Nikola pushes back on skeptics by showcasing in-house technology

Nikola Corp. wants to put allegations of deception behind it with a push to showcase its own innovations and detail how it plans to get its clean-powered trucks to market.

Executives at the embattled startup are talking to investors to rebut criticism it has no working prototypes and to clarify its business plans after the resignation of founder and former Chairman Trevor Milton. That effort includes highlighting technology with existing or pending patents, explaining the role partners will play and providing better milestones on efforts to start production.

“Our message is the same as it was before,” CEO Mark Russell said in an interview. “We have an ecosystem of partners that have validated what we’re doing. We believe we’re within three years of producing a fuel cell truck and one year of producing a battery-powered truck.”

Nikola executives will also use planned and direct communication to media and investors instead of the social media posts that Milton favored, according to people familiar with the company’s plans, who asked not to be identified.

The charm offensive is an attempt to counter investor skepticism about Nikola’s business model in the wake of a short-seller report last month that questioned the company’s capabilities and claims of progress. Nikola has denied misrepresenting itself, but federal regulators are reportedly examining the allegations against the company and Milton.

Shares of the company have fallen almost 50 percent from their price after going public in June through a reverse merger.

Patents and software

Nikola has forged technology-sharing relationships with automotive titans Robert Bosch GmbH and General Motors, both of which own stakes in the company. That helps underpin the company’s work — and potential value — as a systems integrator for its fast-track projects, including a battery-electric pickup truck and hydrogen fuel-cell semi trucks.

The Phoenix-based startup is also anxious to show investors in-house know-how, including six published patents in the U.S. for innovations such as a purpose-built frame for a fuel-cell truck. It also has several other U.S. patents pending for things like fuel-cell membranes and catalysts, hydrogen storage, fast fueling systems and system control technologies, according to a document seen by Bloomberg News.

While these patents represent future potential, they are many years away from commercialization, according to a person familiar with the matter. For the time being, Nikola will rely on Bosch’s fuel cells for prototypes to be built next year. GM’s fuel-cell technology is viewed by Nikola as more mature than Bosch’s, but it will take a longer time for the fuel cell’s packaging, compression and power management systems to be adjusted to fit the design of Nikola’s trucks, the person said.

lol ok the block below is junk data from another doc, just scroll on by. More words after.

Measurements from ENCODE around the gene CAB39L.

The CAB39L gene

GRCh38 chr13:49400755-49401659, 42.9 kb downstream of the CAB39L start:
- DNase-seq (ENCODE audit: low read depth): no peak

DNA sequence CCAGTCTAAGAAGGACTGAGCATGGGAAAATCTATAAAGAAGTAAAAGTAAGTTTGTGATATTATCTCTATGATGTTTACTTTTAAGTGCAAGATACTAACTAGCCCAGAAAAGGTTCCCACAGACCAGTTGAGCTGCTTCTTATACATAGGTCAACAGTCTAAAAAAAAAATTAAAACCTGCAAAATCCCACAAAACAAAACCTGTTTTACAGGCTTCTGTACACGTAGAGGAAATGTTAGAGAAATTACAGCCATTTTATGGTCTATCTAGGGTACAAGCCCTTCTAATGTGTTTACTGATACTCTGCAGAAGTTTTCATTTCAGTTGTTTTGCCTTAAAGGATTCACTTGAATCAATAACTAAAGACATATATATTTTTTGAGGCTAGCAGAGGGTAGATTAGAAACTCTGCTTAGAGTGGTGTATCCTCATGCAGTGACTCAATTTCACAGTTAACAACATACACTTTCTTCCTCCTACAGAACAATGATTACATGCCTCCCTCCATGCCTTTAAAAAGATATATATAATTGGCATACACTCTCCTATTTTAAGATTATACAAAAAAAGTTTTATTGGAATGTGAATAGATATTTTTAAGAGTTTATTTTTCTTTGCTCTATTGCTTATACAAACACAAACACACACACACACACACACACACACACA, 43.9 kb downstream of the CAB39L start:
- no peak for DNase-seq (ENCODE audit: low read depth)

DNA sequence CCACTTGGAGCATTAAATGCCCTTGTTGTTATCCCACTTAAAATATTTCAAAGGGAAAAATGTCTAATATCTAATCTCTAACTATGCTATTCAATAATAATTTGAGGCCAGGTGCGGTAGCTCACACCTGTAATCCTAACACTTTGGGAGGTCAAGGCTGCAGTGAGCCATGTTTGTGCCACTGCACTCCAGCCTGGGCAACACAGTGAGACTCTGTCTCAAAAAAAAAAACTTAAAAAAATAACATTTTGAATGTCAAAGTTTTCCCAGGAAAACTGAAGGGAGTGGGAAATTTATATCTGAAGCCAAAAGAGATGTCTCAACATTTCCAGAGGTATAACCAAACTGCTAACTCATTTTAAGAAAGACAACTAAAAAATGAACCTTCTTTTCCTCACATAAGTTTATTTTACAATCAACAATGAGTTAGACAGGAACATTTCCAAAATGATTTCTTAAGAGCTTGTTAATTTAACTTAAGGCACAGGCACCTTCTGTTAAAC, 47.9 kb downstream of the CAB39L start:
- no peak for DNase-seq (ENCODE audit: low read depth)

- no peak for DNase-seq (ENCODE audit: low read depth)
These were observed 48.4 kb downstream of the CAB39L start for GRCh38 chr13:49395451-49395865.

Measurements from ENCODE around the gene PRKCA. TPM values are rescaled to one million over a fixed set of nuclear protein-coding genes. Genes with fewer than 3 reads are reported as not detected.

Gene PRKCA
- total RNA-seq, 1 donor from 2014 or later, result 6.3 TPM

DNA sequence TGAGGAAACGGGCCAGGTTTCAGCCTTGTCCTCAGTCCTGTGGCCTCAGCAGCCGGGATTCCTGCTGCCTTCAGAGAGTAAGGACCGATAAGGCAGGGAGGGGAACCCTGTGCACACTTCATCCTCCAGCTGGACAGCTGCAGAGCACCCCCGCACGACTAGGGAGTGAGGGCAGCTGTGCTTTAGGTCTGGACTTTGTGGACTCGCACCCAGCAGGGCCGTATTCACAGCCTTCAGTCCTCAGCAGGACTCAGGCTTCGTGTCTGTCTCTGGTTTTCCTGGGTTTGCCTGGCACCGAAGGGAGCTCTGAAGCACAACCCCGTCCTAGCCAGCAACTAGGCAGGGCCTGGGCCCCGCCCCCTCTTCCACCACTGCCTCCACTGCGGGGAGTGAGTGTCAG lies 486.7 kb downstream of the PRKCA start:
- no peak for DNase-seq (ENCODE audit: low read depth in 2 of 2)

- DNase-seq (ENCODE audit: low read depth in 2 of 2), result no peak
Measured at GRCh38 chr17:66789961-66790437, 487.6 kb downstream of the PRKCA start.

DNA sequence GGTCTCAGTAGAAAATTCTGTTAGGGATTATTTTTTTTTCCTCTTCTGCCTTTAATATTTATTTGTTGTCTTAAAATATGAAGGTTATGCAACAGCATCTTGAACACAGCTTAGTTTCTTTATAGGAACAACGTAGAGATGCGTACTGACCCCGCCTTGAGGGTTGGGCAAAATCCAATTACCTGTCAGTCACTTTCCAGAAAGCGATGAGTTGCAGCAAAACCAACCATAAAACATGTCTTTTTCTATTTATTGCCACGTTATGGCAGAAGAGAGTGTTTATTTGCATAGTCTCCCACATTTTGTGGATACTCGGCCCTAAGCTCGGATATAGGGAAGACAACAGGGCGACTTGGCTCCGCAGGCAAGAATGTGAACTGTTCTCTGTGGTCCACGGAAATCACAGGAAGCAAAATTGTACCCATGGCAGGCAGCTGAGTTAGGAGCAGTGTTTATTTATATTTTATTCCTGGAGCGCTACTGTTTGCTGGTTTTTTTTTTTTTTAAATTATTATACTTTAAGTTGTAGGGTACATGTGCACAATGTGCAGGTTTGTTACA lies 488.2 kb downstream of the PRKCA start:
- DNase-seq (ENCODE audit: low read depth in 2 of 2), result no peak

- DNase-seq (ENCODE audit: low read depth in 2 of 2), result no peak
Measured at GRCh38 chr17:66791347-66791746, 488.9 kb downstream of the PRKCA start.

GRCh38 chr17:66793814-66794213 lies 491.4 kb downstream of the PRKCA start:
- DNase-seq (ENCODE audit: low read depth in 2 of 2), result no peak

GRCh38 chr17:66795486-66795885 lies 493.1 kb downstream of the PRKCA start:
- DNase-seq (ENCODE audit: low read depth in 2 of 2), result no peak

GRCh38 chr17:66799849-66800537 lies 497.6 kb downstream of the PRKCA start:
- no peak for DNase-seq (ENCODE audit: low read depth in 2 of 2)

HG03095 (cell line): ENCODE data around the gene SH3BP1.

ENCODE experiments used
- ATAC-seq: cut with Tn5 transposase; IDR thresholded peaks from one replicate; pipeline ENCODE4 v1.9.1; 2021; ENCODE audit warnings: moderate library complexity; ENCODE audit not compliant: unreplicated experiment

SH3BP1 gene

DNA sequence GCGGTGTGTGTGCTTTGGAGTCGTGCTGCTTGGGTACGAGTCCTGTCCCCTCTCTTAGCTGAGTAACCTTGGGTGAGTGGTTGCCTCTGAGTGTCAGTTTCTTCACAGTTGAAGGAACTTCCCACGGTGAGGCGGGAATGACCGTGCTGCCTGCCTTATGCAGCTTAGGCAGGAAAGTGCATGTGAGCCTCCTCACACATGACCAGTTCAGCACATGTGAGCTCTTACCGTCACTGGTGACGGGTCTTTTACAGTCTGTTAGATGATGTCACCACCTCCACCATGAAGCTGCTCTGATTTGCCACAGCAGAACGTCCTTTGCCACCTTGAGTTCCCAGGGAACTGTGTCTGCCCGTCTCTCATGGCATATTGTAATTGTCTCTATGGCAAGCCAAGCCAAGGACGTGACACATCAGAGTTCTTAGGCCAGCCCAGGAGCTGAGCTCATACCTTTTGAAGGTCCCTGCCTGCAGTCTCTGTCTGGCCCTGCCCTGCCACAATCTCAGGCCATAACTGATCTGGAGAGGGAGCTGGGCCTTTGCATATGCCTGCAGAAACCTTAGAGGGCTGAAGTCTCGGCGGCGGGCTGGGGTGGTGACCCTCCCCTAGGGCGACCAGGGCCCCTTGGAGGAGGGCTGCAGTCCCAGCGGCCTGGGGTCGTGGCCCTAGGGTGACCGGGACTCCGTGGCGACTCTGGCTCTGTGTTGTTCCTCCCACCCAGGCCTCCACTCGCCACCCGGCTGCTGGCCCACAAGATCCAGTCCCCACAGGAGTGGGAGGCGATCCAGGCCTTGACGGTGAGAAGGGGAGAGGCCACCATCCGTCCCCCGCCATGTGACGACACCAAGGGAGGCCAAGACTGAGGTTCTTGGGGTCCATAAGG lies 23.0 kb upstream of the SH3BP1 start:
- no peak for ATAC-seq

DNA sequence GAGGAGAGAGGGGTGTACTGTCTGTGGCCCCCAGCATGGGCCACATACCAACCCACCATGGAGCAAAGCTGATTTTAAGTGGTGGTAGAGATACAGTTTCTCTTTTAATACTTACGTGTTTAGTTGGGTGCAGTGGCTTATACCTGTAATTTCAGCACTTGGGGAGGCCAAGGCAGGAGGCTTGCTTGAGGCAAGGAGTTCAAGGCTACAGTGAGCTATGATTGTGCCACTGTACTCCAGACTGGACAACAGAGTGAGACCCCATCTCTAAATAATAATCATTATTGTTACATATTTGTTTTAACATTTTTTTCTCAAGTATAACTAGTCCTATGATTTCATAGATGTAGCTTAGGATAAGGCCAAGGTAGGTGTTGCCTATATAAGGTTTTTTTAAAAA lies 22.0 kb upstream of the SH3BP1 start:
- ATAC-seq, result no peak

Nikola plans to show investors its competitive edge in hydrogen-powered vehicles that uses proprietary software and an electric axle developed with Bosch that connects the fuel cell to semi truck wheels. Company executives liken Nikola’s role as a system integrator to those of producers of diesel-powered semi trucks, which use engines, transmission and axles from outside suppliers.

Still in discussion

Nikola plans to start production of a battery-electric semi called the Tre next year. It will be built in Ulm, Germany, as part of a joint venture with CNH Industrial NV’s Iveco unit and based on Iveco’s S-way truck platform. The first production versions of fuel-cell trucks will also be based on the S-way platform and could use either GM or Robert Bosch fuel cells, the people said. But GM’s fuel cells are likely to feature in the second generation of Nikola’s trucks, the people said.

Nikola has a factory of its own under construction in Coolidge, Ariz., and has said it expects to build fuel-cell semis locally by the end of 2023.

The company’s first prototype, called the Nikola One, was a non-working vehicle, but the company’s former chair suggested otherwise at a 2016 event. Milton, who has denied deceiving anyone, told those in attendance the truck “fully functions and works.” Bloomberg reported in June the truck shown at the event was inoperable and missing parts needed to power itself, citing people familiar with the truck’s capabilities.

To date, Nikola has two functioning but early prototypes of fuel-cell big rigs, both of which were first shown publicly at a company event in April 2019. They use a fuel-cell system provided by Bosch, according to people familiar with the matter.

The company’s first consumer vehicle will be a battery-powered pickup truck called the Badger that GM tentatively agreed to manufacture starting in 2022. Nikola has not shown a prototype of that truck but began taking deposits for it in June — before it announced the GM deal. That partnership is dependent on inking the venture with GM, which is still in discussion.

Bloomberg News reported Sept. 28 that Nikola’s functioning prototypes were one of the reasons for GM’s investment in the company, despite GM’s knowledge that its own battery and fuel-cell technology was superior to Nikola’s, according to people familiar with the the matter.

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